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Heiichi Sugiyama
(Japan, 1914)   
 
 
 
Heiichi Sugiyama

Born in 1914, Heiichi Sugiyama has lived through many dramatic changes in the cultural and social landscapes of Japan, from the liberal and lively 1910s and 1920s of the so-called ‘Taisho Democracy’, during which modernism and lyricism blossomed in the art scene, to the militaristic 1930s leading up to the catastrophic defeat in World War II and the post-war decades of ‘miracle recovery’, during which economy dominated the national mindset.

Sugiyama began as a lyric poet and movie critic in the early 1930s, lost the family business in an air raid during the war, struggled to support his family through the cash crunch, labour strikes and bankruptcy in the turbulent post-war years, and finally attained just enough security to fully engage in artistic activities in the 1960s. In fact, he had to wait for 24 years to publish his second book of poetry after the first collection which came out in 1943. Yet his poetry has surprisingly been consistent (yes, he is still writing today at the age of 97): short and crisp, witty, more visual than musical, philosophical and even metaphysical – without losing touch with day-to-day reality. In reading his poems, one meets the true self of Heiichi Sugiyama.

The eye of a cinematographer

Heiichi Sugiyama is a prominent film critic as well as an established poet. His first publication, in 1941, was a collection of film criticism – two years later, his first poetry book, Night Student, appeared. His acute visual sensitivity is clearly manifested in his poetry. Take ‘The Return of the Prodigal Son’, for example:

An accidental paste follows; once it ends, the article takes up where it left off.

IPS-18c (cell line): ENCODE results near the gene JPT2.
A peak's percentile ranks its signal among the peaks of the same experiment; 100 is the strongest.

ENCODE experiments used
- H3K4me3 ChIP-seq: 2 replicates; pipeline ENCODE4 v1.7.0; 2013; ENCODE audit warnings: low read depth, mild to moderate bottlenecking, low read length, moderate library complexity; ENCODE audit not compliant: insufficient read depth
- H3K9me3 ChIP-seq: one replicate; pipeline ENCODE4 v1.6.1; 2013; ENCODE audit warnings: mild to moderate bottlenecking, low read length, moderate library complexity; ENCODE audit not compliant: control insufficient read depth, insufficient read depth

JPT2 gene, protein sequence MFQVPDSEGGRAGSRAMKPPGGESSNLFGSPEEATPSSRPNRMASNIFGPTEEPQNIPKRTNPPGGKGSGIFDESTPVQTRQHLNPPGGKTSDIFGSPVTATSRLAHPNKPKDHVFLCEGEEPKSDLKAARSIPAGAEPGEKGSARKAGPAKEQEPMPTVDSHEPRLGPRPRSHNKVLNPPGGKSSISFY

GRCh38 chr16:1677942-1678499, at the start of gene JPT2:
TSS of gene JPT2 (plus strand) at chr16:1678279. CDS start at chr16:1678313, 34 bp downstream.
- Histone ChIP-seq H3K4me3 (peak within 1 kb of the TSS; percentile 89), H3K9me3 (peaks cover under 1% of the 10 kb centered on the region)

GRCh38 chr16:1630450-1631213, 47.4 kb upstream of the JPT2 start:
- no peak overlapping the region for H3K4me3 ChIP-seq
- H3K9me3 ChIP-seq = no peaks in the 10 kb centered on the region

On earth three men are running
one has seized the moment to run away from home
one loses himself in pursuit of the thing flying in the sky
one dashes straight ahead, aiming to go home
will the prodigal son be allowed to return home?

As well as referring to the biblical parable, this poem is a visual depiction of a baseball game: with the bases full, the batter has just hit the ball high in the sky, and runners are making a dash for home base. Through the combination of the poet’s imagination and the cinematographer’s eye, an ordinary scene – and a bible story – is defamiliarised; it is this technique that gives a unique quality to Sugiyama’s poetry.

A poet with real-life experience

Sugiyama was born the son of an elite engineer who worked for a large conglomerate and later started his own manufacturing business. In his youth, Sugiyama enjoyed a privileged life as an art history student at the prestigious Tokyo Imperial University. After his father’s factory was burnt down during the war, however, Sugiyama had to give up his creative life and help rebuild the family business, which was finally declared bankrupt in 1956 after being plagued by labour disputes and finally hit by a hurricane. Through the experiences of these difficult days, he gained deep insight into and empathy with his fellow beings, as evidenced in poems such as ‘The Last Words’, which was based on his own experience of the Kobe earthquake in 1995:

She was trapped under the rubble of a building

“I’m sorry we couldn’t afford a big house.